Many people mistakenly believe that the bankruptcy court will take everything they own and sell it to pay creditors. Some of their descriptions of bankruptcy conjure up images of a poor unfortunate walking the streets of Las Vegas wearing a wooden barrel with no property or money to his name.
Well, you can stop worrying about barrel chafing because there are many legal protections that allow you to keep household property during bankruptcy. These protections are generally limited to “common sense” amounts and typically apply to clothing, household furniture, musical instruments, books, electronics, appliances, etc.
One stated goal of bankruptcy is to give the debtor a “fresh start,” so Congress and state legislators attempt to balance the requirement of the debtor to have basic necessities against your creditors’ interests in receiving payment for your debts. The idea is to permit the debtor the things he needs for day-to-day living while prohibiting the debtor from living a lavish lifestyle at the expense of his creditors. For instance, if you have a Steinway grand piano worth $50,000 in your living room, it will likely be taken and sold to pay creditors. If you have a family piano worth $2,000, you can likely keep it.
The truth is that only around four percent of Chapter 7 bankruptcy cases are “asset cases,” meaning the bankruptcy trustee receives money or an asset from the debtor. In the vast majority of these “asset cases” the debtor loses a car or real estate in which he has too much equity. It is very rare to see a debtor lose any household item during a Chapter 7 bankruptcy. Debtors in Chapter 13 keep their property.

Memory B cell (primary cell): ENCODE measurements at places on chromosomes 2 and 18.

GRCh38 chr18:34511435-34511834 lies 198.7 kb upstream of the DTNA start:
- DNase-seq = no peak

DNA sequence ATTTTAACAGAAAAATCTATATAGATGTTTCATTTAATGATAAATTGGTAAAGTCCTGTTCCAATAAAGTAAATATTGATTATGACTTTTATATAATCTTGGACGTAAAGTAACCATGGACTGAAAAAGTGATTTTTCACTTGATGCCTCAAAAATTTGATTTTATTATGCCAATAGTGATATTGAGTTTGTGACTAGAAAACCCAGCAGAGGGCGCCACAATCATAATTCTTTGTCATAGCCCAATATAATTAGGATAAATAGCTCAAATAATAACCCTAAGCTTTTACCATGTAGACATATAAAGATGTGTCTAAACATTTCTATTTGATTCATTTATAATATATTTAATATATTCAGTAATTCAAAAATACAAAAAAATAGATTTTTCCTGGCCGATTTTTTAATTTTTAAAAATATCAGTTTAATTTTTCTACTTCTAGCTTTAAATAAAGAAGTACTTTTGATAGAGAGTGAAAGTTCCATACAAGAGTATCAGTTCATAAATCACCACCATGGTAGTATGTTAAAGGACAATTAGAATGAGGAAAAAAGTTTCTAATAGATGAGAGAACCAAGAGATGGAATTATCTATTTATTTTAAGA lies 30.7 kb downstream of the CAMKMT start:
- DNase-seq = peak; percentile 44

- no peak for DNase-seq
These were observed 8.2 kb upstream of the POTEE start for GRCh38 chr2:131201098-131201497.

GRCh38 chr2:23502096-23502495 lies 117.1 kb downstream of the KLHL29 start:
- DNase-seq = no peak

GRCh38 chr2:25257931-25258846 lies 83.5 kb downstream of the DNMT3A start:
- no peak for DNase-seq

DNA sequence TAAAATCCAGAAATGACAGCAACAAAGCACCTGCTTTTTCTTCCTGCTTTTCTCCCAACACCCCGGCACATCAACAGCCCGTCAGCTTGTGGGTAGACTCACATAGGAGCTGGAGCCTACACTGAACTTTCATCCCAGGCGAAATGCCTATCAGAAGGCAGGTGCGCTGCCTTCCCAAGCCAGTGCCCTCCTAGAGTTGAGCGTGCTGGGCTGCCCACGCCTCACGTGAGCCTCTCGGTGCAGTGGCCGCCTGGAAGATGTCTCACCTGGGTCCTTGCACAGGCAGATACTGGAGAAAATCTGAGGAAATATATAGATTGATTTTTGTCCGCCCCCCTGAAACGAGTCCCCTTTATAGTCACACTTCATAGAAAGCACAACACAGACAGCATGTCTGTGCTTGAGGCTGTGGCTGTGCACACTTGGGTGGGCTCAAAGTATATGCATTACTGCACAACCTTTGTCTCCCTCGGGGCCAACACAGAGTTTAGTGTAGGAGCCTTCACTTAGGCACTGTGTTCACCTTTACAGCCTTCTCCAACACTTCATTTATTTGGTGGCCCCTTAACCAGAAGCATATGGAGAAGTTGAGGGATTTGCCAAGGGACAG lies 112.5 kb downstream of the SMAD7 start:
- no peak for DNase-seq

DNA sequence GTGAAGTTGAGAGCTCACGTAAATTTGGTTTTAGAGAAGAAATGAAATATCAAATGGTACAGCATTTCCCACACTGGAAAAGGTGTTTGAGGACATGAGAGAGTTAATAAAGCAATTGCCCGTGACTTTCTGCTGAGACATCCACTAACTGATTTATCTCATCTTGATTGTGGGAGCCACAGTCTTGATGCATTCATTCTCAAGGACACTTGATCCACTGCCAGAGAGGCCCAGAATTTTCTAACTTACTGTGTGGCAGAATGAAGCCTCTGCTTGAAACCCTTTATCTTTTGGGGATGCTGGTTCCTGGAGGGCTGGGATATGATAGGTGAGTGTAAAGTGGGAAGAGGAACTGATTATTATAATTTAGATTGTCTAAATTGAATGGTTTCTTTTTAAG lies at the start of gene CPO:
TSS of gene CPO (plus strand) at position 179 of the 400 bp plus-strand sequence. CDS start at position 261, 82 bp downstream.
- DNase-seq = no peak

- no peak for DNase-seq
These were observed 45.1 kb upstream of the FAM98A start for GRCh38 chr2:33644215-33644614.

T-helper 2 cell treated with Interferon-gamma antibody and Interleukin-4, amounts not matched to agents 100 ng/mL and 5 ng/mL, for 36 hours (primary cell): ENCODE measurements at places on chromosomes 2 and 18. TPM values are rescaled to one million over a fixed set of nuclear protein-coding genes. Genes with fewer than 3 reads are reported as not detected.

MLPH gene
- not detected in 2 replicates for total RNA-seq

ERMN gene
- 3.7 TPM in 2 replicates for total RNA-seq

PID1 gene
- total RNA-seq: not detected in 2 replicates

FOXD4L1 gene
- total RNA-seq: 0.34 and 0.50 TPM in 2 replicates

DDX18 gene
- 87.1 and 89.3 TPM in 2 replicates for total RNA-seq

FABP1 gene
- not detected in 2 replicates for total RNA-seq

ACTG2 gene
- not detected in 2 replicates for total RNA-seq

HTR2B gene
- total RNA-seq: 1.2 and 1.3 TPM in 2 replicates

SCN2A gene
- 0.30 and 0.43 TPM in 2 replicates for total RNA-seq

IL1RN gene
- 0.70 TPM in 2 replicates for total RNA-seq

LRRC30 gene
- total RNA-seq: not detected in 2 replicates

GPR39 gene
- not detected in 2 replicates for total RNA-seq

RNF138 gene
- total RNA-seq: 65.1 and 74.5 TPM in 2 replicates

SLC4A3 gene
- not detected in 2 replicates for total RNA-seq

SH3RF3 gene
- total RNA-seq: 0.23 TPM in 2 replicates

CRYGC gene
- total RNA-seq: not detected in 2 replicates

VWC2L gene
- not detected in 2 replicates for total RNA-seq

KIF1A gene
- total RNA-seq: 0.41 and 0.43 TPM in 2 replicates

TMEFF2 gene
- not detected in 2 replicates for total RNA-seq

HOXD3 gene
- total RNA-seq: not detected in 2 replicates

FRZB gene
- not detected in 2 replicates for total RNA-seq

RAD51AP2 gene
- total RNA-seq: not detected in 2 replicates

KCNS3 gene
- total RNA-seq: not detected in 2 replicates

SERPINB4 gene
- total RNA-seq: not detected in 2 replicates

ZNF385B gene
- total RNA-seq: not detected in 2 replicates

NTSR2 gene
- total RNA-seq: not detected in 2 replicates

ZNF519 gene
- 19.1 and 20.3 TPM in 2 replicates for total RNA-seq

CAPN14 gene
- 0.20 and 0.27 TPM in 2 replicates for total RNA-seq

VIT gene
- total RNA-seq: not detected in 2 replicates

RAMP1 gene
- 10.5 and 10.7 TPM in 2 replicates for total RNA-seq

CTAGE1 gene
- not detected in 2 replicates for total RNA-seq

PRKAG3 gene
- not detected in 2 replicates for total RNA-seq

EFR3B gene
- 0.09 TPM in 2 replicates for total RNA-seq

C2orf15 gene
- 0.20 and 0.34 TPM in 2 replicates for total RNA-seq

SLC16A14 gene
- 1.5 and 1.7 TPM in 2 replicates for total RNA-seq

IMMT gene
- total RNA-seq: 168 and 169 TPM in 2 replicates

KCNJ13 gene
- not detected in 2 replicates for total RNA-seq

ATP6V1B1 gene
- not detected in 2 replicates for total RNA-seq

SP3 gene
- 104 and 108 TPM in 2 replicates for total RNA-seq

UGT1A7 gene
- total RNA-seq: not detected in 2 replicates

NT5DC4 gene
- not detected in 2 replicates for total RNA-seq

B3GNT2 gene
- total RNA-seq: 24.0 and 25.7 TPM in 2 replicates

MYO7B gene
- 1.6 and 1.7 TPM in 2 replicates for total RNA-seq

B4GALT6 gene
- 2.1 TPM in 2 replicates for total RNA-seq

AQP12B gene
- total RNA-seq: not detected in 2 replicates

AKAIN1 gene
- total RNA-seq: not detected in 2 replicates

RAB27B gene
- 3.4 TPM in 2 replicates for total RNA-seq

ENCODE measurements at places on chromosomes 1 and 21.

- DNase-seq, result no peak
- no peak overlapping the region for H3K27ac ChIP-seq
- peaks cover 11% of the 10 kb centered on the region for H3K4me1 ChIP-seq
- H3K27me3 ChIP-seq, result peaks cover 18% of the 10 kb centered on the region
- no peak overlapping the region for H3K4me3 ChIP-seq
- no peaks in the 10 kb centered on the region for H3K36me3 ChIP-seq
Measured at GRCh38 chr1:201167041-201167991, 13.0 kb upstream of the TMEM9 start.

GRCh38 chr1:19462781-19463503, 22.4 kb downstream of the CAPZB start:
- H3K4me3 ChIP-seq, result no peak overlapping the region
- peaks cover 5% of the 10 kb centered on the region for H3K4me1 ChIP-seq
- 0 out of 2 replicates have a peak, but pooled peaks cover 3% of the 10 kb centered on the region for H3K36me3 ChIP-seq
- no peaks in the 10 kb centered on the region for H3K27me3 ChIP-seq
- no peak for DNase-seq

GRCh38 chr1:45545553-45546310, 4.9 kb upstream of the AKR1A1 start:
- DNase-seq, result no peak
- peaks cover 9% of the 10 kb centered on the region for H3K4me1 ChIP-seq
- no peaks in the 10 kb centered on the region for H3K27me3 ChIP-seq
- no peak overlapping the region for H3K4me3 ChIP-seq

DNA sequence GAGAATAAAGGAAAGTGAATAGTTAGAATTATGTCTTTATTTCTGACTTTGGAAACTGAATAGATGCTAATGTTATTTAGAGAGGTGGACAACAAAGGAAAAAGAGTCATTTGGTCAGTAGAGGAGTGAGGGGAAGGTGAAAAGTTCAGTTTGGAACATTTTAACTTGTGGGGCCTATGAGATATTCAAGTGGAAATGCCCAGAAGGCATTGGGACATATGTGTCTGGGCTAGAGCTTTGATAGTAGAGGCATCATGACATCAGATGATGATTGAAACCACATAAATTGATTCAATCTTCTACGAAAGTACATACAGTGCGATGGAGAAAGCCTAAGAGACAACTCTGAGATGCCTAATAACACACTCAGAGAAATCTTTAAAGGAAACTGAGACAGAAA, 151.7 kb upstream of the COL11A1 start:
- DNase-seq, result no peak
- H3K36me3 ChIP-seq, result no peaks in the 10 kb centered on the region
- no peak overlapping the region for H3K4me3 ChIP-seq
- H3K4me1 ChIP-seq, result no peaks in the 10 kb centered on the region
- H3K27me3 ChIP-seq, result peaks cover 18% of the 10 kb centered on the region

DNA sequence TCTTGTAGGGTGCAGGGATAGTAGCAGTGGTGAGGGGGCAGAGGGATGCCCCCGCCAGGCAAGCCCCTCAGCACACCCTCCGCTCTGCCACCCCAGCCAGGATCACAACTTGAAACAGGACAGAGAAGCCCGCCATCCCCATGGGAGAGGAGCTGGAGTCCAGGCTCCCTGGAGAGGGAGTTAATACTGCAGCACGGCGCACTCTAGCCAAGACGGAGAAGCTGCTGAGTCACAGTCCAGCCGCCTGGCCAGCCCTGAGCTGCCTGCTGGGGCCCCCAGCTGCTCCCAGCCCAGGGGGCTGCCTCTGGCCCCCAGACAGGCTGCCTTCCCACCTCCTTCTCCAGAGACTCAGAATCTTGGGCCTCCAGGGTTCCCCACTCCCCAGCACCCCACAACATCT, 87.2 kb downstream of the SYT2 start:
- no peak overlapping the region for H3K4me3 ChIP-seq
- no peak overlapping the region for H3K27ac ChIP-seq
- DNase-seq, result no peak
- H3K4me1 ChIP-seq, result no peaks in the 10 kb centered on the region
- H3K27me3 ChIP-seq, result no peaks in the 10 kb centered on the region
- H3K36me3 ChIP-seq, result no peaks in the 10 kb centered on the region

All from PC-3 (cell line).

Determining whether a household item is at risk is a simple arithmetic calculation. First, start with the liquidation value of the item. Often this value can be determined by looking at yard sales or internet auction sites like Ebay. Next subtract the applicable state or federal exemption amount for that item. Any remaining sum is unprotected equity. Your bankruptcy attorney can discuss your options for protecting and keeping items with unprotected equity.
It is important to correctly describe, value and apply the proper exemptions to household items in your bankruptcy schedules. Once you have provided an adequate description and value of your household items, your attorney can apply the proper exemptions and protect your property from turn-over to the bankruptcy trustee. Discuss any of your property concerns with the attorneys at Haines and Krieger to ensure that you obtain full legal protections during bankruptcy. Contact us for a free consultation today.